My name is Emma James, and I am the Musculoskeletal (MSK) Project Manager in the Planned Care Team for South East London Integrated Care Board (SEL ICB). Since November 2021, I have been working on the SEL MSK Programme, which aims to review current MSK care and reduce people experiencing different levels of care across SEL.
My experience in MSK, including working as a physiotherapist and an operational manager for an NHS provider, has taught me the importance of incorporating lived experience into healthcare.
In many cases complaints are an opportunity to make quality improvement changes. As through feedback from service users, changes can result in better care for patients and the team.
Which is why, I wanted to ensure that we incorporated lived experience voices from the start of the SEL MSK programme, not as a tick-box exercise, but as an integral part of the work.
To begin our engagement with people with lived experience we hosted two webinars, which had 36 attendees and 102 interactions. We also launched the community MSK lived experience group, which has over 20 members, meeting online every two months.
The group is lively and always leaves me energised. They have helped to co-design a patient survey and were valuable in providing feedback for self-referral to MSK physiotherapy.
Acknowledging that not everyone will have digital access, and wanting to reach a wider audience, we then had an MSK roadshow, building on the themes that emerged through the webinars.
As part of the roadshow we visited five different MSK service waiting rooms, promoting a survey, and speaking to people about their experiences receiving care for their MSK , what works well and what could be improved.
The roadshow allowed a broader range of people to be involved in the MSK Programme, people that are currently receiving care and were unaware of the webinar we hosted.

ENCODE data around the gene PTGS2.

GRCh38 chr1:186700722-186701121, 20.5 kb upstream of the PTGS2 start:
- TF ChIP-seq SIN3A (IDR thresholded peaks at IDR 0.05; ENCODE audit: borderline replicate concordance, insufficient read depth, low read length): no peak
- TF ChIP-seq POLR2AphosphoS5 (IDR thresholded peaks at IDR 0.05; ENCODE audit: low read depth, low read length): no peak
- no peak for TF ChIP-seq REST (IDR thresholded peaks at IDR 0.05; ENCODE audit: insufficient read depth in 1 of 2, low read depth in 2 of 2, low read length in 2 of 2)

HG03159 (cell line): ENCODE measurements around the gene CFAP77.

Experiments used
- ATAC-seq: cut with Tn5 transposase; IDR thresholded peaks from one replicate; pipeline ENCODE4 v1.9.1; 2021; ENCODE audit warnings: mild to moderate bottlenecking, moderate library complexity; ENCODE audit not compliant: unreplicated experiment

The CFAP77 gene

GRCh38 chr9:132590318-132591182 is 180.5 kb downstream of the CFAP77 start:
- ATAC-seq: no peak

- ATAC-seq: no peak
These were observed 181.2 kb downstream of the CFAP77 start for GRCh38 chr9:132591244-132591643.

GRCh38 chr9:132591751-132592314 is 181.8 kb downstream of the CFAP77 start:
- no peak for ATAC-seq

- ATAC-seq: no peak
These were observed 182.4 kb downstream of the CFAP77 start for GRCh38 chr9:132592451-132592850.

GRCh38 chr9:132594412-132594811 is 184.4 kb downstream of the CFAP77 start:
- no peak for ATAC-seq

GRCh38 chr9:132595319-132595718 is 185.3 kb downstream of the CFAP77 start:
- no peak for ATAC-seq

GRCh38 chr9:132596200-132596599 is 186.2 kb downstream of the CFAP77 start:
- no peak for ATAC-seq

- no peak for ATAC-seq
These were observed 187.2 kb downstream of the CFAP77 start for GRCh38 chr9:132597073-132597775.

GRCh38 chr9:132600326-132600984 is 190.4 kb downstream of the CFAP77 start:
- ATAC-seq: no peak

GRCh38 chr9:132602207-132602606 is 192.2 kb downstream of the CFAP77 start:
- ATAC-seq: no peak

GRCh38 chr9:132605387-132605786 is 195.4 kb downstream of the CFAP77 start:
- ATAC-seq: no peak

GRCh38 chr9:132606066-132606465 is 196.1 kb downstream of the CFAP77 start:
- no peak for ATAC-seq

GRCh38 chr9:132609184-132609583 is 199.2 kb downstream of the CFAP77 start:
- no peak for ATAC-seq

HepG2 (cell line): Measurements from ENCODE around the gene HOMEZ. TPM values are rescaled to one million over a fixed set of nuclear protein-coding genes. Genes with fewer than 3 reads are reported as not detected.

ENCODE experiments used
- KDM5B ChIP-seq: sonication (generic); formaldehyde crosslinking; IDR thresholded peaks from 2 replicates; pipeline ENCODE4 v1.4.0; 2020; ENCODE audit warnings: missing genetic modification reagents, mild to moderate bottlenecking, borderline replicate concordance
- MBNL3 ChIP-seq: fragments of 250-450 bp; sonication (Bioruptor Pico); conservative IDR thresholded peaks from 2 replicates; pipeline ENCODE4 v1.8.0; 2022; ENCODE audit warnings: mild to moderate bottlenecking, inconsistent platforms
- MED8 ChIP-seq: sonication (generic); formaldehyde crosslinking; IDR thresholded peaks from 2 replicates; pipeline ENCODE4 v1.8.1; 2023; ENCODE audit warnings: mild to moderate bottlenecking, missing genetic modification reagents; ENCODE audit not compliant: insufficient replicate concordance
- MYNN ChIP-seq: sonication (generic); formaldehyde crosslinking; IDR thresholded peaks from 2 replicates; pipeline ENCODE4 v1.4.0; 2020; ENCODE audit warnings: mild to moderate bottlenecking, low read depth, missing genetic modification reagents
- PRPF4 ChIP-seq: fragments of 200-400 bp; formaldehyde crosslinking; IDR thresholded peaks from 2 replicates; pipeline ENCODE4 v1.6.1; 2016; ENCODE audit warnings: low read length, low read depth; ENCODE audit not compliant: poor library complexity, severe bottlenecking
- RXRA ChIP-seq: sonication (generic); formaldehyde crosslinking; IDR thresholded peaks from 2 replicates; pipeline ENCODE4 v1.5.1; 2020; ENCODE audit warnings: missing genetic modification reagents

We found that on the whole people were happy with their care and felt listened to, however many people felt confused about their referral pathway and that they had inconsistent messages.
As the project manager in this programme, it was a great opportunity for me to speak to patients and staff in MSK waiting rooms to really understand the local challenges and opportunities.
In the future, I think it’s important to host activities face-to-face but through a more organised forum, such as attending various community groups. In many cases, people are unable to stop and speak when they are there for an appointment.
Another step on our journey was to recruit lived experience board members for our MSK Programme. We promoted this through our lived experience group and via the different ICB engagement teams. More than 10 people applied, who we then meet with individually to understand their background and why they wanted this role.
When our lived experience board members first attended the board meeting, upon reflection there was more opportunity to involve our new board members during the meeting. So, I met with them to discuss the agenda and to hear their reflections.
By encouraging them to raise their opinions during the meeting, at the latest board I felt the engagement was much better, and their opinions added value to discussions and decisions.
Having not been involved in incorporating lived experience into programs of work, I think it’s important to realise that it’s evolving with opportunities to learn as we go on. The SEL ICB engagement team has been incredibly supportive, and their expertise has enabled the success of our lived experience engagement.
Throughout this process, I have worked closely with a consultant physiotherapist, Kathy Payne, from Guy’s and St Thomas’ NHS Foundation Trust. Kathy is dedicated and passionate about working with people with lived experience and has been invaluable in leading the community group sessions. Listen to what Kathy said about our journey of working with people with lived experience.
It’s easy to believe that we know what’s best for patients, but working with people with lived experience helps us recognise our blind spots and enables us to transform more sustainable services.
Without listening to those with lived experience, we’ll never truly understand how to make the transformative changes our service users need. I have found that there are barriers to doing this, such as the fear of what people were going to say and not wanting to change our future plans.
However, working with people with lived experience from the start of the transformation journey can make all the difference.